American Journal of Nursing Science
Volume 4, Issue 2-1, March 2015, Pages: 74-77
Received: Jan. 12, 2015;
Accepted: Jan. 16, 2015;
Published: Feb. 8, 2015
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Malliarou Maria, Department of Nursing, Technological Institution of Thessaly, Larissa, Greece
Zyga Sofia, Department of Nursing, University of Peloponnese, Sparta, Greece
Fradelos Evangelos, 3rd Psychiatric Department, State Mental Hospital “Daphne”, Athens, Greece
Sarafis Paulos, Department of Nursing, Technological Educational Institute of Lamia, Lamia, Greece
Occupational burnout is defined as a physical and mental exhaustion syndrome and is the result of chronic stress. Nurses are exposed to the physical and emotional effects of the experience of caring for a dying patient. Aim of this study was to investigate nurses’ burnout caring patients at their end of their life. Material and Method: The sample of the research constituted of 110 nursing professionals who are caring patients facing death. Data were obtained using Death Attitude Profile-Revised (DAP-R) and Maslach’s burnout inventory (MBI). Results: The factors that appeared to shape the nurses attitudes towards death were age, marital status, education level, position in the workplace, department at work and professional experience. Conclusions: Fear of death and death avoidance were found to correlate statistically significant with the subscale depersonalization and with emotional exhaustion.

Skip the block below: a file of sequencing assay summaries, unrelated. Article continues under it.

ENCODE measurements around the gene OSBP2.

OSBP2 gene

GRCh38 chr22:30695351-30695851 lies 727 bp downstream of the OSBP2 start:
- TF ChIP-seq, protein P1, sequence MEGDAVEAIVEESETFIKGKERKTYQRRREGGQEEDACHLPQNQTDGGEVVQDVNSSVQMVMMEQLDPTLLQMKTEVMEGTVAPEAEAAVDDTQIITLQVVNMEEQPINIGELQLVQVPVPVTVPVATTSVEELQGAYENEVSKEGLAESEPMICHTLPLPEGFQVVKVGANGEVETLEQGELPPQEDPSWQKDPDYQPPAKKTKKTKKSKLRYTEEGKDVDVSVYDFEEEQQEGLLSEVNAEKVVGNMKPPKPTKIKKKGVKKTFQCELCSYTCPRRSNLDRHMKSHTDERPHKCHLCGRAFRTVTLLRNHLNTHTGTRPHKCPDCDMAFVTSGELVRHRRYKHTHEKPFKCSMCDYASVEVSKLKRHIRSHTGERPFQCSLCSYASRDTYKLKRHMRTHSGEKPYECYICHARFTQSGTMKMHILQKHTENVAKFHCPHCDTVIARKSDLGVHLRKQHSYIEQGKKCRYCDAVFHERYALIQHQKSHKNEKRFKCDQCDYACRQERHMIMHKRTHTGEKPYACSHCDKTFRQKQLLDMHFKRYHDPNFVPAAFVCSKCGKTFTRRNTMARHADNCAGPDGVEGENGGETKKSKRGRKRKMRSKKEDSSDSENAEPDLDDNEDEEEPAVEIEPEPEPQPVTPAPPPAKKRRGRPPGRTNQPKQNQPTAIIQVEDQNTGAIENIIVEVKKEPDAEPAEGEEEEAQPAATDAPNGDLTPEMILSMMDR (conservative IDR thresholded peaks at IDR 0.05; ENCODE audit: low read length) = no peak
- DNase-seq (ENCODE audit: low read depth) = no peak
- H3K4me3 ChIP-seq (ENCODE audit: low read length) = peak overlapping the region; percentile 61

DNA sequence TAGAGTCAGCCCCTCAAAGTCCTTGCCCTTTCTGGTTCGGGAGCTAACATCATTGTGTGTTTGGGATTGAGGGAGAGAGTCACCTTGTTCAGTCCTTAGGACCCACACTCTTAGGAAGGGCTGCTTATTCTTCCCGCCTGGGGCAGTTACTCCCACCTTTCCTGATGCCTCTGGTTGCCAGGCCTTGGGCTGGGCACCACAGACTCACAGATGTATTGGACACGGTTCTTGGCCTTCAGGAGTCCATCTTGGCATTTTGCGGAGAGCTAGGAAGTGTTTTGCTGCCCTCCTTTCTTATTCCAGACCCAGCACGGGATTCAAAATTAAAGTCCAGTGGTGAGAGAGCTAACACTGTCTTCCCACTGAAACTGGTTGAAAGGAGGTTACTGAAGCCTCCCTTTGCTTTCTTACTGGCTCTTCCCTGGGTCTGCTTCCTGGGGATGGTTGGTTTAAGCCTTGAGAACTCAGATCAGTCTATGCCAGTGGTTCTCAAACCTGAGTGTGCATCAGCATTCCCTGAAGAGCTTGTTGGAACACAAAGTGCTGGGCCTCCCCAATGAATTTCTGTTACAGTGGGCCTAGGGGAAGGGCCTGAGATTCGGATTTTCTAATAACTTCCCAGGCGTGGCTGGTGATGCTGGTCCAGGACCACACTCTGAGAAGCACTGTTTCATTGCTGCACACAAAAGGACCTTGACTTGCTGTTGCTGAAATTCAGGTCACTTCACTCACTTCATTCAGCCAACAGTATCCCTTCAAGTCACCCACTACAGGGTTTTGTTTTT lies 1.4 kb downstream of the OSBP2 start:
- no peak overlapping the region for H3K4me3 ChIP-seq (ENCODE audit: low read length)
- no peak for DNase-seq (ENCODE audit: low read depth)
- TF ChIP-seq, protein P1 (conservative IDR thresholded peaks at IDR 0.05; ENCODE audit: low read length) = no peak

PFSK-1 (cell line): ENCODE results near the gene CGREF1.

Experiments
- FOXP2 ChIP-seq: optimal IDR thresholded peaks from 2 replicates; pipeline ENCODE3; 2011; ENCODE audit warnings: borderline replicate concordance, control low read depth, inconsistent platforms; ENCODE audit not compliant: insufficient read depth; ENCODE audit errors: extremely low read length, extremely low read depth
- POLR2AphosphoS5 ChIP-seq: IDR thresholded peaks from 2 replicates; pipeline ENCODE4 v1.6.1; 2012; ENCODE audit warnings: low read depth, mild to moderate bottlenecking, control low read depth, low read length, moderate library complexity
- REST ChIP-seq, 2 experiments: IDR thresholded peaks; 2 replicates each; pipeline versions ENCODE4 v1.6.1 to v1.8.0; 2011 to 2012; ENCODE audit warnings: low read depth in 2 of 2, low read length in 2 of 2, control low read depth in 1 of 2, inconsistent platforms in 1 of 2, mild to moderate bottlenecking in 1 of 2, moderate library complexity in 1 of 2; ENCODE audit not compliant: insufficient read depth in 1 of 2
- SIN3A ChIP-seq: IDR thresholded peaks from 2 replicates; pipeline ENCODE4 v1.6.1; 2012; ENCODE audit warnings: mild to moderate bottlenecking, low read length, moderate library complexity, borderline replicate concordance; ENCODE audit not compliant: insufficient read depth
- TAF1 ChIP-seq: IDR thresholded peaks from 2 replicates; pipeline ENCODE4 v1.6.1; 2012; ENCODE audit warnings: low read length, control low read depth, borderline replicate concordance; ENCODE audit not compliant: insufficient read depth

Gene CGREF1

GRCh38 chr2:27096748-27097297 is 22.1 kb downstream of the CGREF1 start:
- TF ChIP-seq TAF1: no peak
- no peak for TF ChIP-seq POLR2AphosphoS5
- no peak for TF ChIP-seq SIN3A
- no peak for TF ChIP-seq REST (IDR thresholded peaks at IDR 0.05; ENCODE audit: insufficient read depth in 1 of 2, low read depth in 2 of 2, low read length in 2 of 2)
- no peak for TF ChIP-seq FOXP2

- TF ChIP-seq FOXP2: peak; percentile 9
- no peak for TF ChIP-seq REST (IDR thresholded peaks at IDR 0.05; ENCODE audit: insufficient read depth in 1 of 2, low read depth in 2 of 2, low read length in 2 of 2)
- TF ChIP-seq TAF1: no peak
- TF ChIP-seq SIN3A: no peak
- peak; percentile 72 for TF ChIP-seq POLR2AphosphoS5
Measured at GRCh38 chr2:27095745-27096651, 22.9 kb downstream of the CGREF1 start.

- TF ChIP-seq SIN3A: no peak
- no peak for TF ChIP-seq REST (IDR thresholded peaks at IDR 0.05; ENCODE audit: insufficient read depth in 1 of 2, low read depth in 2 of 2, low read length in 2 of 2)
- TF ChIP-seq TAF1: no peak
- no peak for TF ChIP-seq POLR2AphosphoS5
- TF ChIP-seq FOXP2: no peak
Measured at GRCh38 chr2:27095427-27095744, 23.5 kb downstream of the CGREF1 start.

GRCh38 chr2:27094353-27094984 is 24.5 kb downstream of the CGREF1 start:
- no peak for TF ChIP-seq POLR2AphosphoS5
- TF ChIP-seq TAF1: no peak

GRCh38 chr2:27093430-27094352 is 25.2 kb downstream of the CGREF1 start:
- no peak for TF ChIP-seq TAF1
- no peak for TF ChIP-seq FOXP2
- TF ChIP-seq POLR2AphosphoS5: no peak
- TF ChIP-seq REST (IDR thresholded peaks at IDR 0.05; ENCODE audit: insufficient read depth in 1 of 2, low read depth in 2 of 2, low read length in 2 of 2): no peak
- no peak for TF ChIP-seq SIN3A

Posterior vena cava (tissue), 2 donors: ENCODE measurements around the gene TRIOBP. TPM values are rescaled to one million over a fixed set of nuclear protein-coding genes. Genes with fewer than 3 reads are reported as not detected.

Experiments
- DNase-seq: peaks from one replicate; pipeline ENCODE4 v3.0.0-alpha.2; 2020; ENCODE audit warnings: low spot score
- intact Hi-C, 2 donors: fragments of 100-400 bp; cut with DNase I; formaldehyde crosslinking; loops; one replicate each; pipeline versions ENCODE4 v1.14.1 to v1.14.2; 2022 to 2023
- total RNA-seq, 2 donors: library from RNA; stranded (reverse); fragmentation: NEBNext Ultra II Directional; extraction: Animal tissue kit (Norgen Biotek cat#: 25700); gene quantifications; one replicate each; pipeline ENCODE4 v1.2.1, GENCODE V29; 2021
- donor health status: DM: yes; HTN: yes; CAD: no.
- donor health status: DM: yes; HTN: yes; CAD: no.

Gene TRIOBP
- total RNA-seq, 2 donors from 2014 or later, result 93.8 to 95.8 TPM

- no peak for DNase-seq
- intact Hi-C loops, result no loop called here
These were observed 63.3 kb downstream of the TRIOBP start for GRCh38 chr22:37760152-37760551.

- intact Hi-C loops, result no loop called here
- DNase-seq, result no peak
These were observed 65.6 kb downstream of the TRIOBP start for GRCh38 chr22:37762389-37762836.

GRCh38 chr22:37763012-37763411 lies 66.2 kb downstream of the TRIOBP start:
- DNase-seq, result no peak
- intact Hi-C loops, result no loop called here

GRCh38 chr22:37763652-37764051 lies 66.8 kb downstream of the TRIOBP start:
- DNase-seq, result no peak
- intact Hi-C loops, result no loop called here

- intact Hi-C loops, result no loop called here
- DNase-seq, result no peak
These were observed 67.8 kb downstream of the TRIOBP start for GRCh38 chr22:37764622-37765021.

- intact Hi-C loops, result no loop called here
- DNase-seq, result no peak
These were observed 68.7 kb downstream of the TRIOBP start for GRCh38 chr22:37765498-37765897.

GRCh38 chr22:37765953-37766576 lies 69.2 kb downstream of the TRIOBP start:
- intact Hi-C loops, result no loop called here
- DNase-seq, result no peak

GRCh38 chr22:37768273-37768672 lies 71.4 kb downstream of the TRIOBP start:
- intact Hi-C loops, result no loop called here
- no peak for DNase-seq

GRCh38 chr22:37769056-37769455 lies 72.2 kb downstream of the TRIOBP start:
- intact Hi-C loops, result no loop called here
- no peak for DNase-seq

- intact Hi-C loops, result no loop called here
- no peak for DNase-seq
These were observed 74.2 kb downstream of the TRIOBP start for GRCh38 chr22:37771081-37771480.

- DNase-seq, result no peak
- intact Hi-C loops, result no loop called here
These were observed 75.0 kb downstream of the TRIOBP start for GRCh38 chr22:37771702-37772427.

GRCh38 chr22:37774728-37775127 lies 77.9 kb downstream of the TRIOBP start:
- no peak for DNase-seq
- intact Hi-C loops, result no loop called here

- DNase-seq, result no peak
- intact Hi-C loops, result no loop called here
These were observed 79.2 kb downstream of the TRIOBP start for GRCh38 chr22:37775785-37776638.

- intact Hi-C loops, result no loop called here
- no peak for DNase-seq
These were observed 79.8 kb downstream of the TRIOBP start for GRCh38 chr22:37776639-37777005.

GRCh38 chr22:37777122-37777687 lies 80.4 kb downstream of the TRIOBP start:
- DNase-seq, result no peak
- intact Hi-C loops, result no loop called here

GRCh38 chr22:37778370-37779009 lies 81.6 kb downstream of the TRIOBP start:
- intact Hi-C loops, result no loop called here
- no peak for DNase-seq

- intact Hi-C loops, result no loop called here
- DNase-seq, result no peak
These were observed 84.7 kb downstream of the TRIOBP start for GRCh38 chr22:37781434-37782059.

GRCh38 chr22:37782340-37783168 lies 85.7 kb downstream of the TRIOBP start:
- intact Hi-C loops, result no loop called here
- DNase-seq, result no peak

Measuring Death Attitude and Burnout of Greek Nursing Personnel, American Journal of Nursing Science. Special Issue:Mental Health Care: Aspects, Challenges and Perspectives.
Vol. 4, No. 2-1,
2015, pp. 74-77.
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